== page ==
Losing a loved one is a trying time for family members and close friends. One thing that can complicate this even more is not knowing what to do with the money and property that they left behind. It can be problematic trying to interpret a will. It can be even more difficult to understand what happens if there is no will. Who will inherit leftover money? Who will get ownership of the property? How will outstanding medical bills be paid? What do you do about outstanding loans or taxes?
To make sure that these questions are answered correctly, contact The Legacy Lawyers. We will help you understand what probate is in California and we can help you through the probate court hearing process.
What are the key terms you should know for the probate process?
Probate is a legal process that settles your loved one’s estate according to their will or applicable law. It is a set of court supervised steps that ensure any money or property left behind is distributed appropriately. There are several other key terms you need to know:
- Decedent: The deceased person
- Decedent’s estate: The money and property the decedent has left behind
- Will: Legally binding document that was signed by the decedent prior to their death that outlines their wishes for their estate
- Beneficiaries: Individuals who will inherit property
- Executor: Individual appointed in the will to act as a personal representative of the estate
- Administrator: Individual appointed by the court to act as a personal representative of the estate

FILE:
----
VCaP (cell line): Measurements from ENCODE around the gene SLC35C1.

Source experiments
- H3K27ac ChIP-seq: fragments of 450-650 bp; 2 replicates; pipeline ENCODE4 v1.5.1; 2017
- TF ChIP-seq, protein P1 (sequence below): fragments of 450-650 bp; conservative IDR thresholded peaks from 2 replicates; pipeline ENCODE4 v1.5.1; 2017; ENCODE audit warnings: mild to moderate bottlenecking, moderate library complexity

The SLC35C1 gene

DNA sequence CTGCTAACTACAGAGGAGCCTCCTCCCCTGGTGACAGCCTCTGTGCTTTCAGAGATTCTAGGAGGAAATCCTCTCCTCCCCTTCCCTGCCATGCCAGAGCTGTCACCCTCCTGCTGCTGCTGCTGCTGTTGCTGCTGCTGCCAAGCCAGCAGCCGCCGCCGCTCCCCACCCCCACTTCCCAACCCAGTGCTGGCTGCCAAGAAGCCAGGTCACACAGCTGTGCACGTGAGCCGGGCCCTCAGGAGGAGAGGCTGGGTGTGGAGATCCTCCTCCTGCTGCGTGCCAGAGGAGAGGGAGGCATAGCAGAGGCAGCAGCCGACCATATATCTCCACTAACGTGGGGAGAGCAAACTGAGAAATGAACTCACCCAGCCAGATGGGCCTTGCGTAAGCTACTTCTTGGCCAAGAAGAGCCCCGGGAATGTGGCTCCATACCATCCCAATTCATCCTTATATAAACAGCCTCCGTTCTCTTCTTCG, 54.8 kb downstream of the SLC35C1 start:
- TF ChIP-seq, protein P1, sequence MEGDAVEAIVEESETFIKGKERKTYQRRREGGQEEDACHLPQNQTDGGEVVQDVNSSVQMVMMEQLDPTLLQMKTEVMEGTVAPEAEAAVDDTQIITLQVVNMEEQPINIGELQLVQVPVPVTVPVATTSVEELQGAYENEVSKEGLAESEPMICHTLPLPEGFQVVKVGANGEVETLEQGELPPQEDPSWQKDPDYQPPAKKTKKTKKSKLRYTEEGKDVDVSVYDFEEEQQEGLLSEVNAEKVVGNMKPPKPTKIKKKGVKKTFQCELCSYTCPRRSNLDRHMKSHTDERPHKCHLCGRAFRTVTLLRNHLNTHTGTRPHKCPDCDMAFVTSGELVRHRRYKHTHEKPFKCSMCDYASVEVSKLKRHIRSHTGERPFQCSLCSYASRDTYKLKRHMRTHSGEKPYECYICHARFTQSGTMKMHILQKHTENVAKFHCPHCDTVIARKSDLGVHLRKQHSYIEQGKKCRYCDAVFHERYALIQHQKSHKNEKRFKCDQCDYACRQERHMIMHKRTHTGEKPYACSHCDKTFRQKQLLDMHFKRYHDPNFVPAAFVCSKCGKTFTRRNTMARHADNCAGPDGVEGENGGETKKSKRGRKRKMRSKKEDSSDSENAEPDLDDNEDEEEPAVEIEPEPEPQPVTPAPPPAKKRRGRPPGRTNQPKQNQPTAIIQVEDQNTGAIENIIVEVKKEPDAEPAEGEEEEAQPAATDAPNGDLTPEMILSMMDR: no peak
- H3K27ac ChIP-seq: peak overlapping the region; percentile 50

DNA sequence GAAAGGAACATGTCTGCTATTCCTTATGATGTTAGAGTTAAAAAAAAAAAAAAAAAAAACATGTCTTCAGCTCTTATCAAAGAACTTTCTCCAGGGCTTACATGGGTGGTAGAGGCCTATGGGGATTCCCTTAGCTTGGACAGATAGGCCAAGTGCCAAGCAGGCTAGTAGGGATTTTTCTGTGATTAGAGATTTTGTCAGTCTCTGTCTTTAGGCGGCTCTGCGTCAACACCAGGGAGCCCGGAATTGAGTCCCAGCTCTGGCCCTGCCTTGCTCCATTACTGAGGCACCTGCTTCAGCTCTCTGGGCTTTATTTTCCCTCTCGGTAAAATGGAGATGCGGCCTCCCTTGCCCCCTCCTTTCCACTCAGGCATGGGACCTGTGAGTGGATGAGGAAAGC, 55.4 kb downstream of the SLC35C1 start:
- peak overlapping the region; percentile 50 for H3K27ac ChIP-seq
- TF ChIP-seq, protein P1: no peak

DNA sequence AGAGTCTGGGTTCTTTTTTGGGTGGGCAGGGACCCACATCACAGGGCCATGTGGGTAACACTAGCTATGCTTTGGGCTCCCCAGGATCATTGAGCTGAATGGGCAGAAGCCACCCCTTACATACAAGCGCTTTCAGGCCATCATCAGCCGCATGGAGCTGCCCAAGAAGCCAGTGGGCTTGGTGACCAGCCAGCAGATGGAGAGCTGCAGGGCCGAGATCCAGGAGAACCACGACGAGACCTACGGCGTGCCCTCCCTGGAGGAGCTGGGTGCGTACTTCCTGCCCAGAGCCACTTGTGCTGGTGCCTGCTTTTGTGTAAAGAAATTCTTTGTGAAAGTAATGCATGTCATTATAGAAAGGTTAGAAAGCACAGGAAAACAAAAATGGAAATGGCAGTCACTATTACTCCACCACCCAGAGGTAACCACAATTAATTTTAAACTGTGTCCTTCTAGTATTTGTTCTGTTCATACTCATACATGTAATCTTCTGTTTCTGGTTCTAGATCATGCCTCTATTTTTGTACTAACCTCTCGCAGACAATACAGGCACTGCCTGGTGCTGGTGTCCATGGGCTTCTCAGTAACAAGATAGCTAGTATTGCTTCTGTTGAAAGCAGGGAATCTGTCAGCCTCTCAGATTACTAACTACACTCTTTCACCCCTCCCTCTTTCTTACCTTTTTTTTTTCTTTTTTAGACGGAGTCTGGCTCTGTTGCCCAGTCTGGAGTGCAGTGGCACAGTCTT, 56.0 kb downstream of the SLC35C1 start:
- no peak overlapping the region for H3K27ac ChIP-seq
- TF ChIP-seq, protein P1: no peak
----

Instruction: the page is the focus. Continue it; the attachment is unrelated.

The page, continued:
- Real property: Generally, land or homes attached to land
- Personal property: Generally, movable property not attached to land
I need to go through the probate process. What are my next steps?
If you need to go through a probate court hearing, there are several steps you will need to take. Having a lawyer guide you through your probate case will make the process less difficult and get you results faster.
1) File the Probate Petition with the Court
The first step in the probate procedure is to file a petition with the appropriate superior court where the decedent lived. If there is a will, this petition is usually filed by the executor. If no executor is assigned or there is no will, the petition can be filed by other possible beneficiaries.
After this is filed with the court, a probate examiner will usually be assigned. This is a court staff member who will do the preliminary work on the decision to grant or deny the petition. If there are no major objections, a probate court hearing will be scheduled within the next 5-6 weeks.
2) Initial Probate Court Hearing
A judge will decide on whether to grant an Order for Probate. It can be common for the judge to ask for a continuance on the hearing where the case will be reviewed again later. This usually happens when there are deficiencies in the information given or the judge requests supplemental information.
Once a judge signs and grants the Order for Probate, the County Clerk will issue the Letters of Administration. These “Letters” are one of the most important parts of the probate process. The judge may also require a bond on the personal representative to ensure that they do not cause any negligence to the decedent’s estate.